**/**** Image A Sound A Extras B
starring Will Ferrell, Maggie Gyllenhaal, Dustin Hoffman, Emma Thompson
screenplay by Zach Helm
directed by Marc Forster
by Walter Chaw Harold Crick (Will Ferrell) is a thinly-sketched IRS agent who obsessively measures out his life in coffee spoons. One day he hears the stentorian, patrician voice of his own personal narrator, reclusive author Kay Eiffel (Emma Thompson), providing him an interiority with Douglas Adams-like serendipitous surreality. Marc Forster's Stranger than Fiction even winks at the Adams connection with a sentient wristwatch and a moment where Crick's apartment gets demolished, Arthur Dent-like, by an uncommunicated work order. It also features sudden, unexpected love at the end of the universe with Crick's opposite, a free spirit baker named Ana (Maggie Gyllenhaal) who falls under the eye of Crick's glum audit and, as literature professor Jules Hilbert (Dustin Hoffman) informs Crick, only hates him until she loves him if Crick's narrator is writing a romantic comedy. The struggle within the film is the same as the struggle without, then, as Crick tries to determine whether or not Eiffel's calm (and, as it happens, excellently-written) exposition will result in his poignant death or--good for him, bad for us--in his resurrection as a bland, non-descript leading man in another piece too frightened to allow itself the most appropriate ending. One way leads to a surprise masterpiece that soars on the chemistry (surprise again) between Ferrell and Gyllenhaal--the other leads to a film that's a lot better than I expected it to be, weighed down by a resolution that it itself comments on as equivocal, cowardly, and disappointing. To crib the analysis of Prof. Hilbert, Stranger than Fiction is just "okay."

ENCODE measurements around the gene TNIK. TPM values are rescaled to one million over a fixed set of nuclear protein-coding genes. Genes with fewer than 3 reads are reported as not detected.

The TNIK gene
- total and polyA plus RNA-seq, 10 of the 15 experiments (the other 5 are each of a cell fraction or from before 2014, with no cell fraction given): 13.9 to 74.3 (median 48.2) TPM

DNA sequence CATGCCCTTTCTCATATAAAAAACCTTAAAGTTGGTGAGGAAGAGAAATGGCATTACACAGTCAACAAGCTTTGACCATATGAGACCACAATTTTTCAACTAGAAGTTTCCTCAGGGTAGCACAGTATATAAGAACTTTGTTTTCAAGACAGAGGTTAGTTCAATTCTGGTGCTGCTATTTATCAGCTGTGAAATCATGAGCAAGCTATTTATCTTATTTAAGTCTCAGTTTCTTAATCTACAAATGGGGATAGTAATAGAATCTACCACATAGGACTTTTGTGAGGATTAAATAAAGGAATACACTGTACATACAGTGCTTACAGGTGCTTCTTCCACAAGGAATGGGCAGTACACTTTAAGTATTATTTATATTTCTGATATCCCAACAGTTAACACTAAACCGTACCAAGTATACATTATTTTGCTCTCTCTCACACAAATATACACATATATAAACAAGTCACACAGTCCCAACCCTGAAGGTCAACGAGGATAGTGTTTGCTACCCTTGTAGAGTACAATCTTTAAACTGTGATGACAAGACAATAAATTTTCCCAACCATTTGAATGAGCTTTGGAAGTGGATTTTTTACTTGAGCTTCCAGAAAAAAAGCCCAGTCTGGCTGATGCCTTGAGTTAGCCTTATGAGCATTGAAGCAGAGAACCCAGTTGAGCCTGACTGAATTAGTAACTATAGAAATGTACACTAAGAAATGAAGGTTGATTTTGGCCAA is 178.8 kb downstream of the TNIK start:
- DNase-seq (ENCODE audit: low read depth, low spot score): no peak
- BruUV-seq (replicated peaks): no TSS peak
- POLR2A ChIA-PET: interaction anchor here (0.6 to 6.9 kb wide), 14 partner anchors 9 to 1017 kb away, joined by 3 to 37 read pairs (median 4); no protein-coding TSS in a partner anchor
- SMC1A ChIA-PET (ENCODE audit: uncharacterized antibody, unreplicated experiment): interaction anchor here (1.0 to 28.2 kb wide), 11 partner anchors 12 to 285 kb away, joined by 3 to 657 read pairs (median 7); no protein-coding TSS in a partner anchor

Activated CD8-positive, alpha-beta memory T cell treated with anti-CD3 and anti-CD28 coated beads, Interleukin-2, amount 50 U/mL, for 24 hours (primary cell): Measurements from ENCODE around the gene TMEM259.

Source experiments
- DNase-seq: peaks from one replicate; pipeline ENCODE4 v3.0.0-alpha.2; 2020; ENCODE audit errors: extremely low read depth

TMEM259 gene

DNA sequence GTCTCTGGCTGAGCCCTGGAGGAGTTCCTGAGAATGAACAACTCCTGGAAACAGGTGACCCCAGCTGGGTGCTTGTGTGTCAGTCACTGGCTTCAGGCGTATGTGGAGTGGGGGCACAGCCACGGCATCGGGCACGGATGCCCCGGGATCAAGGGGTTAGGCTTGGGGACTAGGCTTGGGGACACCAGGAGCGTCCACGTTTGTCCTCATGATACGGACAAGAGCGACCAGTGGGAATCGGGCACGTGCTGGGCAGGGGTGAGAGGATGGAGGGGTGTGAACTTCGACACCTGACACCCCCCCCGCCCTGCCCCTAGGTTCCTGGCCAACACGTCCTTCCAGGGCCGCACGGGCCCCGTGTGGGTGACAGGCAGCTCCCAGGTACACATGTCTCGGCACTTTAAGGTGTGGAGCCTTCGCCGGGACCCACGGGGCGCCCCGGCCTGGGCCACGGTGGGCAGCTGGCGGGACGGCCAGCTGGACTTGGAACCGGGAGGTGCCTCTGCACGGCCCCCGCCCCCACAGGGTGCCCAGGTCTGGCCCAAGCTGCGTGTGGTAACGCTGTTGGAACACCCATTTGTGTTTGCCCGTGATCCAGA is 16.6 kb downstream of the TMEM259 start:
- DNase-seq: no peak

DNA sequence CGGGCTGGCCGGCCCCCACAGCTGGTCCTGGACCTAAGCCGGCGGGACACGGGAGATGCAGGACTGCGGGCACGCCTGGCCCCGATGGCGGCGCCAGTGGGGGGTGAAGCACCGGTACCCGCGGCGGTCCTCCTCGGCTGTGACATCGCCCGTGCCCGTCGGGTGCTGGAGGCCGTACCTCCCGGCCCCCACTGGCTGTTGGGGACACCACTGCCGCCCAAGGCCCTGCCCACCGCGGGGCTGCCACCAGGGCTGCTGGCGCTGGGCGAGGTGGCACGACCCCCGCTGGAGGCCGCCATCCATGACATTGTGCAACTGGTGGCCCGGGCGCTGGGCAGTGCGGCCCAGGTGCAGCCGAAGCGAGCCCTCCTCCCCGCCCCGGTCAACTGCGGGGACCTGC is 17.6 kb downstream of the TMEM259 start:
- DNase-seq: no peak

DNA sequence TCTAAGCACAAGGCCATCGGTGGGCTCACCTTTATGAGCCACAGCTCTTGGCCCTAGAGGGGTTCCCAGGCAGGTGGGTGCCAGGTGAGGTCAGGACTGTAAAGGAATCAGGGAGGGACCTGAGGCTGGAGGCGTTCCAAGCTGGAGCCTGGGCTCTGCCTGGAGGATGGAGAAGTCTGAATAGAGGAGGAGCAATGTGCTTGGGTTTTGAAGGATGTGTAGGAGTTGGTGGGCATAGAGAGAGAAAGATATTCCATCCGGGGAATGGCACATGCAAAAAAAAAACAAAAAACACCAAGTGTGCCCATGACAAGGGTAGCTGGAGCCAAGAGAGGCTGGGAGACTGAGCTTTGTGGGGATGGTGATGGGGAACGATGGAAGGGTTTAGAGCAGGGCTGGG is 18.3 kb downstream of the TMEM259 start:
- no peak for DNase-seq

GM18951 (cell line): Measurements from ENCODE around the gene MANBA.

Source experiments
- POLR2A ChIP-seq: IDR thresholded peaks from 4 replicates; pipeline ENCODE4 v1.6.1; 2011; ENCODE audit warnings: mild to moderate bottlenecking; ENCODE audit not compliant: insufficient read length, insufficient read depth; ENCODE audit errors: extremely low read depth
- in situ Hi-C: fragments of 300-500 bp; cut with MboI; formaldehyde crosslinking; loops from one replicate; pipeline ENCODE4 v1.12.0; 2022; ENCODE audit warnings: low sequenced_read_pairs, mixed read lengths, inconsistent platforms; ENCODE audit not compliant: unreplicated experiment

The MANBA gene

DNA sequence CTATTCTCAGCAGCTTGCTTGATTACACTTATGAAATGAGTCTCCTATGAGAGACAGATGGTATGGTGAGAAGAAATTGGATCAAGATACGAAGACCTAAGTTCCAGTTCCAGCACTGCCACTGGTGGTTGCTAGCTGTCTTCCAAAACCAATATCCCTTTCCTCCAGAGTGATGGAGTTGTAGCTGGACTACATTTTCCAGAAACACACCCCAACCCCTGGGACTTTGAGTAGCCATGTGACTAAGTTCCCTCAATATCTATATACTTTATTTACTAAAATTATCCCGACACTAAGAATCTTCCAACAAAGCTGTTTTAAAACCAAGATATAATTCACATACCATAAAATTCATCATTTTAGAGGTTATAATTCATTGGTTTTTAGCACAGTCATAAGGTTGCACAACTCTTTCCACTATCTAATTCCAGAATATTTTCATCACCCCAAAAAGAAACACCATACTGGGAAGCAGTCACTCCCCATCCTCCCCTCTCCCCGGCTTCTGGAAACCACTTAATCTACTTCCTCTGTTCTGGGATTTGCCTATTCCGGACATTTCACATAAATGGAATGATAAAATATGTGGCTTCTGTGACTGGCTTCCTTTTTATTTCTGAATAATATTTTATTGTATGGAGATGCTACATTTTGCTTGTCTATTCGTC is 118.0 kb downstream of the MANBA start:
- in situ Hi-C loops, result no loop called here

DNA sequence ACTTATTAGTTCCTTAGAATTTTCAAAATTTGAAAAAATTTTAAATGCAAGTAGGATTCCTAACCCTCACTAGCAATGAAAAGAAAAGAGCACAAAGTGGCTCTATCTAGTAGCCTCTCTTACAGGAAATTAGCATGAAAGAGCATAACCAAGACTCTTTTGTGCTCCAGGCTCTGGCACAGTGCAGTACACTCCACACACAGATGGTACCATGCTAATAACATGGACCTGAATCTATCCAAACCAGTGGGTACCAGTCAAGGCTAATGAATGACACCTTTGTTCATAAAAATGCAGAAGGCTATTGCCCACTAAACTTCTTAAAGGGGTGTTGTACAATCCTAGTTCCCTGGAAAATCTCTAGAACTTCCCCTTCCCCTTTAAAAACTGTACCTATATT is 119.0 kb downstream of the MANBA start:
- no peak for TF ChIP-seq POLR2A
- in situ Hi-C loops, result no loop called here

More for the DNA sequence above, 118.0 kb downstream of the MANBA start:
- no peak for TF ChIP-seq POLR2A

Stranger than Fiction paints itself into an obscure corner by being a comedy that will disappoint highbrow and lowbrow audiences equally while its virtues might be lost on the middlebrow, however reluctant may be to dismiss it offhand. As she struggles to determine the method of Crick's demise, Eiffel tells the story of seeing a picture of a woman who's leapt to her death and commenting on the beatific expression on her face while around her is arrayed a halo of her blood and broken limbs. When the movie recreates that image towards the end, it raises all manner of questions about life and the end of it--and, more, about art (and eternity) versus the relative smallness of an individual's day-to-day. (In that respect, it raises the spectre of John Frankenheimer's The Train, of all things.) What sacrifice is worth erecting a monument to art and immortality? There's a rhetorical question posed at the end of the film that if Crick goes willingly to his death in order to honour a work of great art, isn't he the kind of guy we should want to keep around? And the difficult answer is that his life has no greater significance if he doesn't--that Christ Himself would have a different profile had God levitated Him off the cross in the nick of time with a series of half-hearted contrivances and hand-wringing justifications.